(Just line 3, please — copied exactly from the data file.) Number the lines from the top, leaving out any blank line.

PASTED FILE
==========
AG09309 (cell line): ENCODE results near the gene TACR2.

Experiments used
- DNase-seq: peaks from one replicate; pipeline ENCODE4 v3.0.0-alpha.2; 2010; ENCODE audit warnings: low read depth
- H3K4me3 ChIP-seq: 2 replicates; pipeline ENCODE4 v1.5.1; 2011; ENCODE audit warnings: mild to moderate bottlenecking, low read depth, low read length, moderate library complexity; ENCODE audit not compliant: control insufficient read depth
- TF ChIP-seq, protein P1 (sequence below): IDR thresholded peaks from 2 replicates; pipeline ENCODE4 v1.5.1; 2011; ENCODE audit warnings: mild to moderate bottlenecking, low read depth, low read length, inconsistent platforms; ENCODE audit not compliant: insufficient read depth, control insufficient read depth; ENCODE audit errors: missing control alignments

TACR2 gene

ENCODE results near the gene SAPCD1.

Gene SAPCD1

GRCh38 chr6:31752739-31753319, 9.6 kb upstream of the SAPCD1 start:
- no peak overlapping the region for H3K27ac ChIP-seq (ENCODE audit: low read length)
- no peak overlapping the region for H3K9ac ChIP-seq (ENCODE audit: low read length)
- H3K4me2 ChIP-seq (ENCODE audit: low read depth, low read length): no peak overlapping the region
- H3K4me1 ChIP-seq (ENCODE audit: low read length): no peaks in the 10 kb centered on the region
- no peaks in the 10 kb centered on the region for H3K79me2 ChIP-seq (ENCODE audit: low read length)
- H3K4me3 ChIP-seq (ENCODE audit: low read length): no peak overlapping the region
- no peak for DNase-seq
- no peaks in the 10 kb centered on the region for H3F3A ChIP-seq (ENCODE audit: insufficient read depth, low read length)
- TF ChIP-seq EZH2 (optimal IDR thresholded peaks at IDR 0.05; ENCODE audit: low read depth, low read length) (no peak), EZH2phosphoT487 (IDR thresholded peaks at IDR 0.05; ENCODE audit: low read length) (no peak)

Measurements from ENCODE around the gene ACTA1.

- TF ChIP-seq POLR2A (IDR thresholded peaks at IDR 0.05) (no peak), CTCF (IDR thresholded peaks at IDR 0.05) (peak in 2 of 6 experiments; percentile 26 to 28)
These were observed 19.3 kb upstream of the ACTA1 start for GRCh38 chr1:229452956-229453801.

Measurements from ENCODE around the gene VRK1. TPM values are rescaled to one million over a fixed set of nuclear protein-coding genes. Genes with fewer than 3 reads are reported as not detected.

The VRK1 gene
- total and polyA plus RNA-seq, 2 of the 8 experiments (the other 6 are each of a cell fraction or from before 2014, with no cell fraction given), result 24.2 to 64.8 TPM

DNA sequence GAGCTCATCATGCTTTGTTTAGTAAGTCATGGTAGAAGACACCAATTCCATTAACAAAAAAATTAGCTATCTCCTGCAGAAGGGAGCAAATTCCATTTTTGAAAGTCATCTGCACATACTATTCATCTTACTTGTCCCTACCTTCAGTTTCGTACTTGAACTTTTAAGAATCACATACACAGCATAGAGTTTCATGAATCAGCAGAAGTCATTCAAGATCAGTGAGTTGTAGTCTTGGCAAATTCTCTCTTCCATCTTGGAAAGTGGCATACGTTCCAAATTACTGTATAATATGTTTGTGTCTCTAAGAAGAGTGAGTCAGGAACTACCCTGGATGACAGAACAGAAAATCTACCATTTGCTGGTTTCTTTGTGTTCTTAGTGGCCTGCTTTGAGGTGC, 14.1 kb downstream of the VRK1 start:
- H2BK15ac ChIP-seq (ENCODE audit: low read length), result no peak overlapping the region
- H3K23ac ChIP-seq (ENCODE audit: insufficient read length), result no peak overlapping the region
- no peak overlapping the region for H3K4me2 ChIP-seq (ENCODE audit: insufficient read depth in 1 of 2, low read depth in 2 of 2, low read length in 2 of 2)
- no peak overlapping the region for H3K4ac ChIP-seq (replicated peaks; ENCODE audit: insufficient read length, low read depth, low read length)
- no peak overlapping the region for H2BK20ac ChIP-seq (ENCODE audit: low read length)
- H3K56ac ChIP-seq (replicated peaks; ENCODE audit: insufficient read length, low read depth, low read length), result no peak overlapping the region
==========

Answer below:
- DNase-seq: peaks from one replicate; pipeline ENCODE4 v3.0.0-alpha.2; 2010; ENCODE audit warnings: low read depth